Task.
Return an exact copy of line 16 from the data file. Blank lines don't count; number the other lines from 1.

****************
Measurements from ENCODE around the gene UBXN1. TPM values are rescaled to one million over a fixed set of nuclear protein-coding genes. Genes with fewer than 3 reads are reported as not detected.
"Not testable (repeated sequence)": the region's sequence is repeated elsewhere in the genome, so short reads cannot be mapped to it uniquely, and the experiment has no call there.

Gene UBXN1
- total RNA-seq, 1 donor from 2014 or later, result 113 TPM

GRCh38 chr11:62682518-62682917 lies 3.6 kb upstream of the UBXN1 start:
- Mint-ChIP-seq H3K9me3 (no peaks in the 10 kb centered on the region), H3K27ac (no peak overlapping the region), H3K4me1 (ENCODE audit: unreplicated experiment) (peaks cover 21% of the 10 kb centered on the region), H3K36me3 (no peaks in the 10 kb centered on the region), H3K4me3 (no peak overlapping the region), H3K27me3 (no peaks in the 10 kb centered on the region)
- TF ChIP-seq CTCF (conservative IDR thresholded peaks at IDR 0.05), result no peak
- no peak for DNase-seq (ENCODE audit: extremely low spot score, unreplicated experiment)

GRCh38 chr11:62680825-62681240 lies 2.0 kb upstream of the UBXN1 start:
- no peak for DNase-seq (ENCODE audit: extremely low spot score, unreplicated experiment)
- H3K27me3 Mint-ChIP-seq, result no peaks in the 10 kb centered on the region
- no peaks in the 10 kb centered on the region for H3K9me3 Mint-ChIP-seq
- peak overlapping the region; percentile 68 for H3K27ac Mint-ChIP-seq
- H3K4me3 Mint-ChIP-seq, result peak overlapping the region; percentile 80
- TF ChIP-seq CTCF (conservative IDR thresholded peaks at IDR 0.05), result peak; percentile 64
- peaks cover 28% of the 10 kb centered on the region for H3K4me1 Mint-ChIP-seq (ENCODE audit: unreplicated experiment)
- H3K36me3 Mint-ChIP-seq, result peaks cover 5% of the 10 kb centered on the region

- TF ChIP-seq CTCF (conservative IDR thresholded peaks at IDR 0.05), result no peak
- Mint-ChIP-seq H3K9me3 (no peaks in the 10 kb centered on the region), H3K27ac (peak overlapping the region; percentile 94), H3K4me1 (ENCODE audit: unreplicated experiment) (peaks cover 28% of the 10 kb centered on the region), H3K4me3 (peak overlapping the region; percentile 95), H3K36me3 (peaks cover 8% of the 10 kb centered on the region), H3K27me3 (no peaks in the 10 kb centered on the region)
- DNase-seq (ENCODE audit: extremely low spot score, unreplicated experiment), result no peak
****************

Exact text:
- peaks cover 28% of the 10 kb centered on the region for H3K4me1 Mint-ChIP-seq (ENCODE audit: unreplicated experiment)